CX (Customer Experience) starts at the grassroots level, well before the actual hands-on face-to-face experience of the customer begins. One must look at the sub-structure, the support columns, the processes, the foundational aspects well before the frontline customer support people are asked to smile.
The 1st one is about the what: ensuring everyone speaks the same language, understands the minimum requirements and is on the same page. The entire team works in unison as a standardized structure is put in place.
The 2nd one is about how it would all be assessed: The metrics need to be understood by all the stakeholders. These metrics would form the basis upon which their efforts would be judged and rewarded accordingly.
The 3rd one is the Management of this entire setup: Ensuring performers perform with transparency. Clarity of process, expected outcomes
The 4th one is the “What’s in it for me” syndrome: The reason for the efforts. The driver, the motivation. Personalized reward & recognition schemes, engagement initiatives, timely acknowledgement and credit of wins etc.
The 5th one is ensuring the people are aligned to the organization: Its values. Its direction and its purpose. Belief in the organization and what they stand for, belief in themselves and the products they market.
The 6th one is all the components that support effective implementation/delivery The myriad perceptions and viewpoints (VOC, employee surveys, mystery shopping etc. plus workload assessments, complaint management systems, inter departmental SLA’s etc. Putting the icing on the cake could be CSR initiatives that resonate with your target audience and dove tailing it with CX and sales success, marketing and sales teams alignment etc.
The 7th one is about collating all the previous ones into a vehicle of change:If all the components are in place, it ensures a consistent and sustainable experience across the multiple channels on offer. Simply empower them (Easier said than done), provide all what they need to succeed and step aside.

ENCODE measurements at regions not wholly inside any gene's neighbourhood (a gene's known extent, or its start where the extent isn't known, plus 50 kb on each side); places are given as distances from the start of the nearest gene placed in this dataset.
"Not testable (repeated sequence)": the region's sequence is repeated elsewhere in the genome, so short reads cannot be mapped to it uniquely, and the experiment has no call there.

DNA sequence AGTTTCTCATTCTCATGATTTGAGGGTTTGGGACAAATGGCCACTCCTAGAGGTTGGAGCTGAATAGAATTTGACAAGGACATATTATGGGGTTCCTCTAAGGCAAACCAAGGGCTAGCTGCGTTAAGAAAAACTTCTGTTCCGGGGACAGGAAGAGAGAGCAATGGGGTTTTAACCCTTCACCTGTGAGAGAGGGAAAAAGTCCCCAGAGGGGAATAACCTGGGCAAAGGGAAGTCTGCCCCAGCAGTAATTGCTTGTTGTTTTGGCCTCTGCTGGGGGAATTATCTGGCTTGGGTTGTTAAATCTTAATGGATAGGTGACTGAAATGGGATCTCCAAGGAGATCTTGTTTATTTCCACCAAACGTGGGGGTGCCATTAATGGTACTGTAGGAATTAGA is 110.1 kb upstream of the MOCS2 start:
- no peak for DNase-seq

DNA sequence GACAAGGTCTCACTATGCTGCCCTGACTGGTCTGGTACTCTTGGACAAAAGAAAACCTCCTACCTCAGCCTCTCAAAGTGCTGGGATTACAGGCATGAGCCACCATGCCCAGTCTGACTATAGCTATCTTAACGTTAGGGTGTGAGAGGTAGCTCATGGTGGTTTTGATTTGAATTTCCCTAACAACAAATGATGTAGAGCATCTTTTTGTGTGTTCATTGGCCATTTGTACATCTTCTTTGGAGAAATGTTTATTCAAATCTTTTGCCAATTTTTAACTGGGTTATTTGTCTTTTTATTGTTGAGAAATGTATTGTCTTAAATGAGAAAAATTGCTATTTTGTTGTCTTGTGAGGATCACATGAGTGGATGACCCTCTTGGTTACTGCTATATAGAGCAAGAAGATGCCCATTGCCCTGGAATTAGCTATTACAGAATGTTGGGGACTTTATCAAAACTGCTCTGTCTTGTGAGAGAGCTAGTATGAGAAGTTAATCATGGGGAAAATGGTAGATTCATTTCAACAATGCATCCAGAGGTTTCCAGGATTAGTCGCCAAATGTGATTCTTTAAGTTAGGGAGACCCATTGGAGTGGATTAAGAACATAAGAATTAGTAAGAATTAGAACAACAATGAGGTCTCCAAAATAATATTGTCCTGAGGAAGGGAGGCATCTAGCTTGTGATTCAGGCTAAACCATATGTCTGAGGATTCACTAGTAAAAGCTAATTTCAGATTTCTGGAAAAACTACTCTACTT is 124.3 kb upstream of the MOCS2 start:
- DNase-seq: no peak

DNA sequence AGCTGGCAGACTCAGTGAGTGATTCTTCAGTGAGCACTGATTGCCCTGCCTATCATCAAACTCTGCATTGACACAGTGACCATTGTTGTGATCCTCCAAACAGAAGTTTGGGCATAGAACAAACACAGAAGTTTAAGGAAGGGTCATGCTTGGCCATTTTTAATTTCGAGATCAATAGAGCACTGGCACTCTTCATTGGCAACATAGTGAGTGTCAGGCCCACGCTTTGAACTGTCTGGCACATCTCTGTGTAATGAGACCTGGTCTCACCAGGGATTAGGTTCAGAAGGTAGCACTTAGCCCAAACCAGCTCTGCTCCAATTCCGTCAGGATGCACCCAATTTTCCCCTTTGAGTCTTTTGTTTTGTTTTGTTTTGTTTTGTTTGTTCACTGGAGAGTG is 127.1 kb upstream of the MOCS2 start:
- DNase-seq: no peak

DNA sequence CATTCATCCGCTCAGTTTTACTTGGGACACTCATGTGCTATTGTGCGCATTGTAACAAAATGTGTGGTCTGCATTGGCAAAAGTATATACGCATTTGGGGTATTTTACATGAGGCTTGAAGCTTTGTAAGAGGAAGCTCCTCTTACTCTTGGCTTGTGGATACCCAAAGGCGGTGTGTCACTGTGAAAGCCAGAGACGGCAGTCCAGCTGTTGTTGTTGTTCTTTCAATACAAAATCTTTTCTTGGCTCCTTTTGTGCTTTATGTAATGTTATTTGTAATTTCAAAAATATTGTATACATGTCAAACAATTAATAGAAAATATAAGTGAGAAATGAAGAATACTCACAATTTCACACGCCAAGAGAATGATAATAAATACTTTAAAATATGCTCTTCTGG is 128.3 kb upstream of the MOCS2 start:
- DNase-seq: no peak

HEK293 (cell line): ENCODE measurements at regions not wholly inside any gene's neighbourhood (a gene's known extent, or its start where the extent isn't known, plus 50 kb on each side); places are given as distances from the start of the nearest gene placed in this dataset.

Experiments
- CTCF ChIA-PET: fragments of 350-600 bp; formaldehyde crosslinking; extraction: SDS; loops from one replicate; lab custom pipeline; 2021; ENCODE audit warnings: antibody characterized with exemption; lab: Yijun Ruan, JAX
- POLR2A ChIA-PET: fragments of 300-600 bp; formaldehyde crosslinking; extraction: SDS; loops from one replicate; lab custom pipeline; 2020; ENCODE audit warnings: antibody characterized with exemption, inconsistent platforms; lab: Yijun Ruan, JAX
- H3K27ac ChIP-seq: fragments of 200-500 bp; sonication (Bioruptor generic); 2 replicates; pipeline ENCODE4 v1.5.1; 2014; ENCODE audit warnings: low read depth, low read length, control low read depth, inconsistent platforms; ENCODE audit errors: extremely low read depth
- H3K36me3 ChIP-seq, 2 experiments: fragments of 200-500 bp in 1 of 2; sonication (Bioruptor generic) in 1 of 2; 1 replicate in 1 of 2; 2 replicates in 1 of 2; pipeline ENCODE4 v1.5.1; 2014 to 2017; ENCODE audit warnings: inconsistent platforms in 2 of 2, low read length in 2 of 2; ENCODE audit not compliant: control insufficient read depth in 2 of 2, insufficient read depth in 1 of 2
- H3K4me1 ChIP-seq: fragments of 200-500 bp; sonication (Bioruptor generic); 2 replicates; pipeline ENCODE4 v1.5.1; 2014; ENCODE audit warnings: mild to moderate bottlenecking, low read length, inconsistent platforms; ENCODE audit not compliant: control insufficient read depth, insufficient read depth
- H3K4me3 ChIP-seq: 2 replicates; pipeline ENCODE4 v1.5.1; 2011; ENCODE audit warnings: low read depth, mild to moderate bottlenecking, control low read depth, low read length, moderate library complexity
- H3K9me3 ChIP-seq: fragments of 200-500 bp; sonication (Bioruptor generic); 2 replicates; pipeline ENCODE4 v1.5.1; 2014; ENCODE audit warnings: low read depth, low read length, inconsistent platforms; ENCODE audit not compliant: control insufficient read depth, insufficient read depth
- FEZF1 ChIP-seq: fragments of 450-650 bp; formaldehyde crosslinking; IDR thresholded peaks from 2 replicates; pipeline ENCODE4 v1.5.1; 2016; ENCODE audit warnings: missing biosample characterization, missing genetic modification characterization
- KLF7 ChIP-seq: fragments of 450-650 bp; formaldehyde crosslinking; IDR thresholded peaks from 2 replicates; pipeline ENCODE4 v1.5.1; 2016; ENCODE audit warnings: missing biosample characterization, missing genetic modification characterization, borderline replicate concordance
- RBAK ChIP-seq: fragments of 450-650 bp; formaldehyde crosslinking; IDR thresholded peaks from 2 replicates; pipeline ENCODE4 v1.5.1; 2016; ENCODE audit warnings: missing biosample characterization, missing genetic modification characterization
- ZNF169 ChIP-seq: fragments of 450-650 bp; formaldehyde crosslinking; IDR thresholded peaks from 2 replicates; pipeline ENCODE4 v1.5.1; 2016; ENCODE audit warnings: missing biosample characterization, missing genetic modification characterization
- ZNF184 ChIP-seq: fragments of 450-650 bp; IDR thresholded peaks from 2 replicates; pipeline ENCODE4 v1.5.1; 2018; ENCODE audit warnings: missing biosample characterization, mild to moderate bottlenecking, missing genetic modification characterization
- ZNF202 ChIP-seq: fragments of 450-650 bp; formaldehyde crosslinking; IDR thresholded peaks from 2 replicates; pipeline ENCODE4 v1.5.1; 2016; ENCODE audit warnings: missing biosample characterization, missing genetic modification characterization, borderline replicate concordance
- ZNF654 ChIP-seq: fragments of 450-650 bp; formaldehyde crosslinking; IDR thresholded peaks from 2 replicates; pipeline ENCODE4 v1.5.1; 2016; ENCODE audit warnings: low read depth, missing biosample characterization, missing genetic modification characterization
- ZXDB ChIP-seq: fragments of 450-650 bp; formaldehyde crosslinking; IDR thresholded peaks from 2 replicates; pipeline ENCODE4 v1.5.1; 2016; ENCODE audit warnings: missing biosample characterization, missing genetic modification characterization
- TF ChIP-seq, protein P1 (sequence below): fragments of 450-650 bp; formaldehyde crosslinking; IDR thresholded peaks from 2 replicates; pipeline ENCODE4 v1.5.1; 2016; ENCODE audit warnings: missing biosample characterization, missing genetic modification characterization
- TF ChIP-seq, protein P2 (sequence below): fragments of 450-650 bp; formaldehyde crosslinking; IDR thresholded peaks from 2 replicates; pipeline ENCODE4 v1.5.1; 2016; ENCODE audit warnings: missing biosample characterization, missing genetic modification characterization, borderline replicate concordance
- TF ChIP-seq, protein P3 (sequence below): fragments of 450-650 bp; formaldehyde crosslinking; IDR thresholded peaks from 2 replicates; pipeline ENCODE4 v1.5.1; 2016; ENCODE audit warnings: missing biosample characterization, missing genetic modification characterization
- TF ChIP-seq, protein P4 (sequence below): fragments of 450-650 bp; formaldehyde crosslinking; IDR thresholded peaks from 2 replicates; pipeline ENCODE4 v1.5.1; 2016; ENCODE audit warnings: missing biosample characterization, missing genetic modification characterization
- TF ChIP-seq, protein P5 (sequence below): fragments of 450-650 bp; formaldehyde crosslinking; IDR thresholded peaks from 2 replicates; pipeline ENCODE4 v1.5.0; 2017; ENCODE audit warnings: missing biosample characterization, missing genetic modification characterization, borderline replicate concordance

But, one can do so much and no more. The other components play a huge part in the overall experience of the customer and they are not under one’s control. One such component is the service chain itself. The front end is dependent on the back end doing their job effectively. The front end could be doing a stellar job but without the efficient workings of the back-end team, it all falls apart.
Every opportunity that the customer has, to interact with the brand, creates an image, an impression. All these micro interactions start creating either a positive image or a negative image. The entire chain requires attention and not simply the front line.
Thus my contention to work backwards on it.
Not starting with frontline and their training, but putting all the things behind it all into place. Starting with the Service levels manual (Standardization and clarity on what is expected) and ensuring it is hard-wired into the people utilizing it. There are many approaches to ensure this but that’s for another article. For now, suffice it to say, this is key, given that individuals have different perspectives on service quality. Ensuring they are on the same page, clear on what is expected and consistently achieve success, is critical.
Once this is achieved, we should provide the team clarity on how they would be judged (Assessed) and what is in it for them. We also need to put in structures that support their efforts (Mentioned in the first diagram above). We can only provide them the platforms and support to achieve success. Driving that vehicle is their domain.
Lastly, empower them and get out of their way.
Opinion Piece: Uzair Hassan, 3H Solutions Group, Dubai. (firstname.lastname@example.org)